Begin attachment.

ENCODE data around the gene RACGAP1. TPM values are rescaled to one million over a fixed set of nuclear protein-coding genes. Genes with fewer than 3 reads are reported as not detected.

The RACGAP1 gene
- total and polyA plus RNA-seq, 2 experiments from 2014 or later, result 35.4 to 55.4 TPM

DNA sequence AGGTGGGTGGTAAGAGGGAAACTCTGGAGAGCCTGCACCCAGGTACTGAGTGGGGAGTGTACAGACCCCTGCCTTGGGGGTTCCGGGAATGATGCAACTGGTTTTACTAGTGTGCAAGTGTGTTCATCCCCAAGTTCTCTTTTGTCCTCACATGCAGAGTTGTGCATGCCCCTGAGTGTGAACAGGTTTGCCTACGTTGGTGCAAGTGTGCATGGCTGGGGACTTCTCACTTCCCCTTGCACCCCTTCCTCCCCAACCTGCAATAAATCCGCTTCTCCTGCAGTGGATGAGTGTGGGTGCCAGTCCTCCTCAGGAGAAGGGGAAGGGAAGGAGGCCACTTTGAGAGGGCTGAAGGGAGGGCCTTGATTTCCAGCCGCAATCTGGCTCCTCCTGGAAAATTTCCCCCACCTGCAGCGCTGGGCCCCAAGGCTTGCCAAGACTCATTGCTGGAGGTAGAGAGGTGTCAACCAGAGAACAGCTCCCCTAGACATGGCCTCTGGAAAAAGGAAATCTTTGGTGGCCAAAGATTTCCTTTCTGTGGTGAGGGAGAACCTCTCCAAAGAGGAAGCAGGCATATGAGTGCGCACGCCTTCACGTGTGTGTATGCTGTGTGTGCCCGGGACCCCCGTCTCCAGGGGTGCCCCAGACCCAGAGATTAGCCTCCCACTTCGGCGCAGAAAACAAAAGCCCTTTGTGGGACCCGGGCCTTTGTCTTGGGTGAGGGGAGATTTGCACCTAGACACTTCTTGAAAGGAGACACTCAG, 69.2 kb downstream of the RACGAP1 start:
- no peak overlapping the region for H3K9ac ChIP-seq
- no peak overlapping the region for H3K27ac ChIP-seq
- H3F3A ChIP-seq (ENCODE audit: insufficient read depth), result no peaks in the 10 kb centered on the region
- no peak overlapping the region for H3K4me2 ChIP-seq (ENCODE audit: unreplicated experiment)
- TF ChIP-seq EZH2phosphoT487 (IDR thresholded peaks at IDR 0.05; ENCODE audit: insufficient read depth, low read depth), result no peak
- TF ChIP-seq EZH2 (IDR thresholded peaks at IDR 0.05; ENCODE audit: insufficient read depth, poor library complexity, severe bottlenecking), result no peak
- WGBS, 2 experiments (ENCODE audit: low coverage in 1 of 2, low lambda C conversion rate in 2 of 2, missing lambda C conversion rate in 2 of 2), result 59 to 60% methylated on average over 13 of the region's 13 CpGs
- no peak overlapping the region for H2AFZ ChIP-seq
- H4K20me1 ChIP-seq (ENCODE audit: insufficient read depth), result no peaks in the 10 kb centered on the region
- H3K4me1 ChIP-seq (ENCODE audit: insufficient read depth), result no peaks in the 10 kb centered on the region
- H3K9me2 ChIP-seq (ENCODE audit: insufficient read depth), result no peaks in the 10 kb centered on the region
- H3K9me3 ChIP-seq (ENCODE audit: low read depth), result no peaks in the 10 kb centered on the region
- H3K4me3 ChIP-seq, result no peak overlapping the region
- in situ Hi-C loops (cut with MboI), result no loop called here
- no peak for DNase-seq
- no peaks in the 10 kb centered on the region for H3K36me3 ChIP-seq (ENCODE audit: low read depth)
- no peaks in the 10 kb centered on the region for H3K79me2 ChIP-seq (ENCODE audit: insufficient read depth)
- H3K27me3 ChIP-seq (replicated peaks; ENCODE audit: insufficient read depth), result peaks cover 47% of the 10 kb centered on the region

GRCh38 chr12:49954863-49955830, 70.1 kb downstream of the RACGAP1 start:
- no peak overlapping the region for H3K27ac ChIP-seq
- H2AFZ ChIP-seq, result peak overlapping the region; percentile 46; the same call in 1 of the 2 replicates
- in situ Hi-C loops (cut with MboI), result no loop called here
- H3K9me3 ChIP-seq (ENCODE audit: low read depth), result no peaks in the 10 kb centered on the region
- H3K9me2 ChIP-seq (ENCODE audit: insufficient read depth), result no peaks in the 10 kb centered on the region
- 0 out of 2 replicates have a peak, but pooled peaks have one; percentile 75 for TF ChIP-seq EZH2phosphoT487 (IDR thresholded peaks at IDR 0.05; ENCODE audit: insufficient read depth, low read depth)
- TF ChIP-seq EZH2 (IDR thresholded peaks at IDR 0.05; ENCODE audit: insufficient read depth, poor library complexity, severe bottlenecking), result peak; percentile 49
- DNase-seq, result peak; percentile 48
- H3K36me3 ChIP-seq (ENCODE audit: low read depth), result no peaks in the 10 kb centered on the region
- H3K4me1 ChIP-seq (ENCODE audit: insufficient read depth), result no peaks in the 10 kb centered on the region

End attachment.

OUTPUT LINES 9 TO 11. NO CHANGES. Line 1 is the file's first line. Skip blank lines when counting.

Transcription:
- TF ChIP-seq EZH2phosphoT487 (IDR thresholded peaks at IDR 0.05; ENCODE audit: insufficient read depth, low read depth), result no peak
- TF ChIP-seq EZH2 (IDR thresholded peaks at IDR 0.05; ENCODE audit: insufficient read depth, poor library complexity, severe bottlenecking), result no peak
- WGBS, 2 experiments (ENCODE audit: low coverage in 1 of 2, low lambda C conversion rate in 2 of 2, missing lambda C conversion rate in 2 of 2), result 59 to 60% methylated on average over 13 of the region's 13 CpGs